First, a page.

Theoreticians as Professional Outsiders: The Modeling Strategies of John von Neumann and Norbert Wiener
David Bourget (Western Ontario)
David Chalmers (ANU, NYU)
Rafael De Clercq
Jack Alan Reynolds
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In Oren Harman & Michael Dietrich (eds.), Outsider Scientists: Routes to Innovation in Biology. Chicago University Press (2013)
Both von Neumann and Wiener were outsiders to biology. Both were inspired by biology and both proposed models and generalizations that proved inspirational for biologists. Around the same time in the 1940s von Neumann developed the notion of self reproducing automata and Wiener suggested an explication of teleology using the notion of negative feedback. These efforts were similar in spirit. Both von Neumann and Wiener used mathematical ideas to attack foundational issues in biology, and the concepts they articulated had lasting effect. But there were significant differences as well. Von Neumann presented a how-possibly model, which sparked interest by mathematicians and computer scientists, while Wiener collaborated more directly with biologists, and his proposal influenced the philosophy of biology. The two cases illustrate different strategies by which mathematicians, the “professional outsiders” of science, can choose to guide their engagement with biological questions and with the biological community, and illustrate different kinds of generalizations that mathematization can contribute to biology. The different strategies employed by von Neumann and Wiener and the types of models they constructed may have affected the fate of von Neumann’s and Wiener’s ideas – as well as the reputation, in biology, of von Neumann and Wiener themselves.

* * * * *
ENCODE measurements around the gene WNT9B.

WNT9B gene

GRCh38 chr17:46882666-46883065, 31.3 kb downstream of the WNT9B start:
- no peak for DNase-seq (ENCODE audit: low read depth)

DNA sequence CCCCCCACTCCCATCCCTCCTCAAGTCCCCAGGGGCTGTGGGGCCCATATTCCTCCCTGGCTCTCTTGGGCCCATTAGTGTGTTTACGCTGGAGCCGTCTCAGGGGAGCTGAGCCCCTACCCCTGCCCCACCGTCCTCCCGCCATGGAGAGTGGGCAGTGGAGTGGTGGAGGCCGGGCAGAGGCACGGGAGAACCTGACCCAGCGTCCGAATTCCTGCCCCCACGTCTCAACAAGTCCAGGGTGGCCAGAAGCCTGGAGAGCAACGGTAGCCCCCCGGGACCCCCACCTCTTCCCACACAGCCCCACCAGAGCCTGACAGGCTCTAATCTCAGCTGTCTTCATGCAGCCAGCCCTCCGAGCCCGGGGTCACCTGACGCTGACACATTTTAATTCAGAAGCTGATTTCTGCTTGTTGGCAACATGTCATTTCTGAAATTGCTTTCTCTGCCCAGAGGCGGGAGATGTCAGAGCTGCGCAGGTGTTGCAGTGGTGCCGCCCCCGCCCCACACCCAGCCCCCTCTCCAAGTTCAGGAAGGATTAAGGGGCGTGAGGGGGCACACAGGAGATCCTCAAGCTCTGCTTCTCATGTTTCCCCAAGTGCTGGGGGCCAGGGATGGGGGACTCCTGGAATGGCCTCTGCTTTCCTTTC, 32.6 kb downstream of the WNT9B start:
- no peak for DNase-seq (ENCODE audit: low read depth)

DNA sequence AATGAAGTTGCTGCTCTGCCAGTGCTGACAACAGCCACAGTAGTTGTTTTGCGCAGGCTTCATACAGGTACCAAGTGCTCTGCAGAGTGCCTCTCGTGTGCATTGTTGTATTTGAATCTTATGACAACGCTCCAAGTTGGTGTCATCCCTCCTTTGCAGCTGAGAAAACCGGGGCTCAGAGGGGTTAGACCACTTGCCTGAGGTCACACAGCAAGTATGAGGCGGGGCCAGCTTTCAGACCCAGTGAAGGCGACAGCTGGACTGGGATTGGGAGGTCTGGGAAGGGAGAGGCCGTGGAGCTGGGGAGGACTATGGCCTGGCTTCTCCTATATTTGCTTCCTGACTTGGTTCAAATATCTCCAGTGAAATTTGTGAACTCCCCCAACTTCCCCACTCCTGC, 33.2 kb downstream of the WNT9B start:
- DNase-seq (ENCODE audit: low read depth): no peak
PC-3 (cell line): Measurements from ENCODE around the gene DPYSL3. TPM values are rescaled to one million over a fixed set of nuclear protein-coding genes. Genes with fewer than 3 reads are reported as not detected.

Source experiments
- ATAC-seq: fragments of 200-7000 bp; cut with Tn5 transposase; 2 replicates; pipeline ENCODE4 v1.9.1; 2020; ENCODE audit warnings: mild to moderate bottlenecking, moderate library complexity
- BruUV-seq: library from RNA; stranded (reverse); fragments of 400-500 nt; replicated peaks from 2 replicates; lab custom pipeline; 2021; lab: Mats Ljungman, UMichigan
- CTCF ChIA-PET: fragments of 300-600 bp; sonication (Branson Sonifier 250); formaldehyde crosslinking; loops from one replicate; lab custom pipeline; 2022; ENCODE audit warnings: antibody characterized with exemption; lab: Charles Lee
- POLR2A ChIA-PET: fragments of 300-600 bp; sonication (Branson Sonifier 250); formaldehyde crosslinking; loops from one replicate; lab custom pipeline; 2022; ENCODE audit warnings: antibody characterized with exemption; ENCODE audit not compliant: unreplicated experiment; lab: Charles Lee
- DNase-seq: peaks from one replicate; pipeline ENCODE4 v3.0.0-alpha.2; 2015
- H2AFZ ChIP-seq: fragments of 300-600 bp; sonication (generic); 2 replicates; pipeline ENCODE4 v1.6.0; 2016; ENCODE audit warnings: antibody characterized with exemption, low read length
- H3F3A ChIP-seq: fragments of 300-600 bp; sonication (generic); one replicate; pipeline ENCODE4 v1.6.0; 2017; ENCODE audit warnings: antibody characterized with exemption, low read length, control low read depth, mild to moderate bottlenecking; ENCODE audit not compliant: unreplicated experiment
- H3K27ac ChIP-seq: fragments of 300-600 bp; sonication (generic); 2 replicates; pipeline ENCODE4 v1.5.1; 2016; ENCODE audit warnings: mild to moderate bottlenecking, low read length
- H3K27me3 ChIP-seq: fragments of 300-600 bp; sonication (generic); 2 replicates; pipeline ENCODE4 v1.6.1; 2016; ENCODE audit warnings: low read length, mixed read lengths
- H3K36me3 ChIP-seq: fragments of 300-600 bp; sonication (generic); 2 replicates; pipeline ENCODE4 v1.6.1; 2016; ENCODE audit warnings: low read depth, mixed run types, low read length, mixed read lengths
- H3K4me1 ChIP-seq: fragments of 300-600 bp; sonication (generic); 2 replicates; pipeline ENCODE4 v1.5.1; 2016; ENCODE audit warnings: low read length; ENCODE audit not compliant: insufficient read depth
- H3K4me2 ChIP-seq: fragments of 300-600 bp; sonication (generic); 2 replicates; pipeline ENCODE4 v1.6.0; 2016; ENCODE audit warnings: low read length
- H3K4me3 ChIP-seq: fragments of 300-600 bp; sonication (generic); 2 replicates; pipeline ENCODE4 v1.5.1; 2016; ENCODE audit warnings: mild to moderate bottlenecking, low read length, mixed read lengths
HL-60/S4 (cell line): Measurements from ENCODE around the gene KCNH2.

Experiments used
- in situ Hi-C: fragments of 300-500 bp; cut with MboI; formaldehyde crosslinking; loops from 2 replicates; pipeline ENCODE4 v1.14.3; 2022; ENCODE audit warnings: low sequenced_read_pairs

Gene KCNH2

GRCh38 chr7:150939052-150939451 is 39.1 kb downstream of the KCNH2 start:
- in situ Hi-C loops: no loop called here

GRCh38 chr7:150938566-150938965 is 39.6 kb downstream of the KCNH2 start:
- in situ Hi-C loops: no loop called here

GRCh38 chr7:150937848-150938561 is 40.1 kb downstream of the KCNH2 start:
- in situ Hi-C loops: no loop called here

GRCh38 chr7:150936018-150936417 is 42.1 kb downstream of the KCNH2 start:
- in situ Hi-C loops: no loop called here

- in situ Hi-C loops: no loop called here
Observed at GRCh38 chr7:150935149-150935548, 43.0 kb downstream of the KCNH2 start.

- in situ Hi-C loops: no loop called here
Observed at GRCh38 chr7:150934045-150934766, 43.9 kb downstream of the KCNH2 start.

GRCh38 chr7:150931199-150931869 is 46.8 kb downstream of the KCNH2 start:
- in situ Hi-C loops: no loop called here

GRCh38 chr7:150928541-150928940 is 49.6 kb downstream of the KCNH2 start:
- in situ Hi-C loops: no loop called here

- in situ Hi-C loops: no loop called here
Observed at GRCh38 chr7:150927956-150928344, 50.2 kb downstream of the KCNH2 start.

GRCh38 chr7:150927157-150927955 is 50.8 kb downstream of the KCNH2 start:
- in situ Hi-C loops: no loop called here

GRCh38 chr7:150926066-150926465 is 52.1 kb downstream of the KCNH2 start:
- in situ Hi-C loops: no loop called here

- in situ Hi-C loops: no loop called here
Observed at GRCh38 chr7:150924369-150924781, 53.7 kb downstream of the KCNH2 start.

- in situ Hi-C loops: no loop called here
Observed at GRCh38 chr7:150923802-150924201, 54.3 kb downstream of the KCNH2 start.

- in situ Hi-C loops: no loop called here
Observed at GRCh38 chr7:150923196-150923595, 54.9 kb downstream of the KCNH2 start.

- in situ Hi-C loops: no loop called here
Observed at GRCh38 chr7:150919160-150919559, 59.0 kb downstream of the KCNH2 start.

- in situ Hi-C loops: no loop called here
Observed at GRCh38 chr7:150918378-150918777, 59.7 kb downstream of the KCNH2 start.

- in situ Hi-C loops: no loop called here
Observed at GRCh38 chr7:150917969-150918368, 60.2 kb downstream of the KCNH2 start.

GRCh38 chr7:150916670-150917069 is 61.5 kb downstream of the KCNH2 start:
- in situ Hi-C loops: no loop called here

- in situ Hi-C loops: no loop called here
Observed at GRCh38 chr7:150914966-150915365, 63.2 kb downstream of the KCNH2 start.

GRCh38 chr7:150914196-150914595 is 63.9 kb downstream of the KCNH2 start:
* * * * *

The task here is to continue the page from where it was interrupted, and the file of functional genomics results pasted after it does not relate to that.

|Keywords||modeling generalization abstraction systems biology theoretical biology teleology self-replication cybernetics purpose|
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